In an exemplary embodiment, the camera can present a variety of overlays, each having prescribed attributes, e.g., ranging in size, opacity, and functionality. For example, an overlay can be configured such that its assigned opacity level affects the entirety of a resulting image. The user interface can be configured to modify attributes of the stored files. For example, modification of an overlay can be achieved by removing a first color from the overlay. The user interface can further enable sizing and positioning of the overlay for use relative to the image data from the field-of-view of the camera.
In a detailed aspect of an exemplary embodiment, the plurality of files includes at least one print overlay having two region of differing opacity, including an open region and a shaded region, the shaded region of the overlay having a reduced opacity relative to the open region, the open region having a prescribed aspect ratio corresponding to a photograph print size. Optionally, multiple print overlays would be available, wherein the open region of each print overlay has a distinct aspect ratio, (e.g., 8×10 and 4×6).
In another detailed aspect of an exemplary embodiment, the user interface enables automated creation of a line overlay from an image file via an edge-detect feature in which the line overlay is a line drawing of the image file. The edge-detect feature analyzes the image file by identifying borders between regions of differing color and tone of a prescribed value, and defines, in the line overlay, a line of prescribed opacity and color corresponding to the identified border. Optionally, the user can set the prescribed value used for identifying the border between regions in the image file. Also, the user can set the opacity value and the color for the line overlay.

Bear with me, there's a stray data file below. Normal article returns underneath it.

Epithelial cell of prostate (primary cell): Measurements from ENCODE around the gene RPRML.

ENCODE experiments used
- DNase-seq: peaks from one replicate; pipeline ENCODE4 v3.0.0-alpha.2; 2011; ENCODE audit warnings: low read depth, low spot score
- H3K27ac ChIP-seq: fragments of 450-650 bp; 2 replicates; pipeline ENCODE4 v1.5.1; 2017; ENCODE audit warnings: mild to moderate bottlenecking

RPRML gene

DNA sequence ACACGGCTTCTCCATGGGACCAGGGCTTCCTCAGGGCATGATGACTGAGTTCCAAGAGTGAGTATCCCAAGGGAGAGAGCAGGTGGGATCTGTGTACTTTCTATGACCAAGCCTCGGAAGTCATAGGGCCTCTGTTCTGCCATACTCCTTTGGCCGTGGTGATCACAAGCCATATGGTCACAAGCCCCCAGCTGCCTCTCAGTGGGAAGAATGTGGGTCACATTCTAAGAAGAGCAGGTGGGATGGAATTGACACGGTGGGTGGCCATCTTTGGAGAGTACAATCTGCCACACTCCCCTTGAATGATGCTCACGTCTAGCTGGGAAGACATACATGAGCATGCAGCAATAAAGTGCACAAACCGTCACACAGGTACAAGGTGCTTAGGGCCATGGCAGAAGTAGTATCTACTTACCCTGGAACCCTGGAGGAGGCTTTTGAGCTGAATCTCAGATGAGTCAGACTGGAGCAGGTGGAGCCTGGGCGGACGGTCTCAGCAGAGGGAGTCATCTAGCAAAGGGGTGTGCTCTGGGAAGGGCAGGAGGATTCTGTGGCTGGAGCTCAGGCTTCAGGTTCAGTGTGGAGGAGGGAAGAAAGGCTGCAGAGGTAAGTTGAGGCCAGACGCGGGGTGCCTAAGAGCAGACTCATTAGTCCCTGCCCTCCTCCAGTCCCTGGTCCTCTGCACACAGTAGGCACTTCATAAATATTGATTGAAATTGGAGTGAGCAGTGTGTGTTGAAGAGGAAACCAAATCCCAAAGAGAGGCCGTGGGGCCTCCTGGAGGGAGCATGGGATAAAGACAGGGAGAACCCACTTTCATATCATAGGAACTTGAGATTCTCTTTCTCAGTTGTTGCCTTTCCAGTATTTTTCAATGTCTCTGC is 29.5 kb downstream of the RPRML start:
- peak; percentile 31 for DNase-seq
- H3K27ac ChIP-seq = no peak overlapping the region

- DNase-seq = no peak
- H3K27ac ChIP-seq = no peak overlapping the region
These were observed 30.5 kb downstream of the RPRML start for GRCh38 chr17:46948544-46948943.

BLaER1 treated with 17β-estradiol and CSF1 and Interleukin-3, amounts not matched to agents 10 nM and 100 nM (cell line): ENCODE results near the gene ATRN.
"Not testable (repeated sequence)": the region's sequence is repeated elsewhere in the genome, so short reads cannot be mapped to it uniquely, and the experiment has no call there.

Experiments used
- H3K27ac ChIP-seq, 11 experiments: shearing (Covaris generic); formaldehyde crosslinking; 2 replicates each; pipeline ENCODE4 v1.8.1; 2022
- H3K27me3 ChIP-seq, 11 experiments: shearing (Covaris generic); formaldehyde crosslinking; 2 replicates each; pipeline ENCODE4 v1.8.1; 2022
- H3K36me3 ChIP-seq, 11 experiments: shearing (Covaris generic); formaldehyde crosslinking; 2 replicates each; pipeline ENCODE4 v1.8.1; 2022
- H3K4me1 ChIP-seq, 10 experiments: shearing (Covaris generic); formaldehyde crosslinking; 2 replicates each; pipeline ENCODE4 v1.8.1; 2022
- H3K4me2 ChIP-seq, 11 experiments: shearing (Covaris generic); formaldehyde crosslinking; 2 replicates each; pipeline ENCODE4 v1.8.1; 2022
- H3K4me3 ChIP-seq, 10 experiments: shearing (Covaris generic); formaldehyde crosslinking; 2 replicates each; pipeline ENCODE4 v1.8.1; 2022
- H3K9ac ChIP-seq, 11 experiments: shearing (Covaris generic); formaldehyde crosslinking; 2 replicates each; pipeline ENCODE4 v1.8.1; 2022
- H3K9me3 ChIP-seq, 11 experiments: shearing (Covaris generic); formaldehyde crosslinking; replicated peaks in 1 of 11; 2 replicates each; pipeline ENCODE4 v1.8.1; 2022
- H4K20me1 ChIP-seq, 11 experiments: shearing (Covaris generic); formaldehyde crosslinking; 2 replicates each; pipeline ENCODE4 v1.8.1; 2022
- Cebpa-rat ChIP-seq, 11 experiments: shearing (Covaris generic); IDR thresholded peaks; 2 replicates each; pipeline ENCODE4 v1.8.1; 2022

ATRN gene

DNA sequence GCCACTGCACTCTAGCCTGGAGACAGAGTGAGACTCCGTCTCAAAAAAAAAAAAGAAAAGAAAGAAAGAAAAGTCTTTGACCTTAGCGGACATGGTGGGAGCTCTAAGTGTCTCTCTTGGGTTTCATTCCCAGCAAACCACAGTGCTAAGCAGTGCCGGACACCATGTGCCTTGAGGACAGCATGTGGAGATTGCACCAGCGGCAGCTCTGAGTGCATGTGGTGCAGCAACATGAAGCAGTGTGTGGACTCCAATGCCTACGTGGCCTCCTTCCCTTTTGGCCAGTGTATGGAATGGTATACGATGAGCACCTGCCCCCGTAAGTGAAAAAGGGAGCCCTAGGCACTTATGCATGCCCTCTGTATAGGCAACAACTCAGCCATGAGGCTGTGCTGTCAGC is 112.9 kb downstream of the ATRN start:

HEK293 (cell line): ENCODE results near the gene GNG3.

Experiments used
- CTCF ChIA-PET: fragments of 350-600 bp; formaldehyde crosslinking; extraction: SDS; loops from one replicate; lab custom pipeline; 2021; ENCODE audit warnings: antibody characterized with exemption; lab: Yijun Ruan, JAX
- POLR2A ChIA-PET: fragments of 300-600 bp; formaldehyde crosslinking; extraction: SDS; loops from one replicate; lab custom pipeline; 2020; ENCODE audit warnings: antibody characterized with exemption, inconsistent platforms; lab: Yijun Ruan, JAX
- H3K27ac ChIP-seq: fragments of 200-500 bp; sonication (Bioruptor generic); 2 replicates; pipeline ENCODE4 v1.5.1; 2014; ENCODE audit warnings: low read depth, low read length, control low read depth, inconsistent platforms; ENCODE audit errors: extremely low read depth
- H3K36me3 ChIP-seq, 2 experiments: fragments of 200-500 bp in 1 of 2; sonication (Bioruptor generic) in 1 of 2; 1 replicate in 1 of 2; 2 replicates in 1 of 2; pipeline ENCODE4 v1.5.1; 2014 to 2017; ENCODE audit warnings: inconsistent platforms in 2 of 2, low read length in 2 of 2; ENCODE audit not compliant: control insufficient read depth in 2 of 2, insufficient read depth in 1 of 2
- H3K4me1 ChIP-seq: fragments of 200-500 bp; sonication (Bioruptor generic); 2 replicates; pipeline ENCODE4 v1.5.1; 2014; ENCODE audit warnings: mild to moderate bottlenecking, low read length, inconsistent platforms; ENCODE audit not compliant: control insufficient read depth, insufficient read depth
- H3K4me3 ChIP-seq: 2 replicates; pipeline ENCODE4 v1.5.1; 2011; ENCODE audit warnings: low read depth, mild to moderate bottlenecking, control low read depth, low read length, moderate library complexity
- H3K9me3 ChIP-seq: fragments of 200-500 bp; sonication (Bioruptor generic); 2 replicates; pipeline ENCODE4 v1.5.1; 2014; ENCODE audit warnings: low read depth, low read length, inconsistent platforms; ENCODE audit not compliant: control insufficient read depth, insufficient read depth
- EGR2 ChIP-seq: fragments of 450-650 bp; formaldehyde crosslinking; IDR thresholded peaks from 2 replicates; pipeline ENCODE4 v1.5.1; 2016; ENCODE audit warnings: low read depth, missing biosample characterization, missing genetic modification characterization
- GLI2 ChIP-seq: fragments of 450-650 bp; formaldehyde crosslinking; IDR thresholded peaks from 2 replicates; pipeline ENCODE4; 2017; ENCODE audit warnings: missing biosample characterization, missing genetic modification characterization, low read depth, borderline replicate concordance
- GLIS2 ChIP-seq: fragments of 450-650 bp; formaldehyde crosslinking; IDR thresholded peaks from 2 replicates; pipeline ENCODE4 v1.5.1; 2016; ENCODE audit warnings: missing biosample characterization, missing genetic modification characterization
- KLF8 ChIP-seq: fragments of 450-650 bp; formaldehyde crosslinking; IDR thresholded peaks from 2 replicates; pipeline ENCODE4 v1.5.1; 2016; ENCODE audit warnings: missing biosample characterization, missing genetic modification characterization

In a preferred method of generating an overlay with a digital camera, a user selects a stored image from digital memory. The image is presented on a view-screen of the camera. The user may assign an opacity level to this overlay via a user input device of the digital camera. A user input device is used to designate a region of the stored image to be erased. The resultant image is saved to digital memory for use as an overlay. When used, a portion of the live image corresponding to the erased region is unaffected by the overlay.
In an independent aspect of the invention, a method for image composition using a handheld digital camera comprises the steps of:
In an exemplary embodiment, the method further comprises, prior to the capturing multiple images step, analyzing an image taken as a single exposure for over- or under-exposed regions and, if found, prompting user to initiate the capturing multiple images step.
In a detailed aspect of an exemplary embodiment, the identifying and automated compositing steps further include: (a) selecting a second digital image of the multiple digital images having at least one properly exposed region corresponding in location to an over- or under-exposed region of the first digital image; (b) automated compositing of all regions from the second digital image region corresponding in location to all over- or under-exposed region of the first digital image with the remaining portions of the first digital image; and (c) repeating steps (a) and (b) with the resultant image from the prior step (b) and a third digital image of the multiple digital images.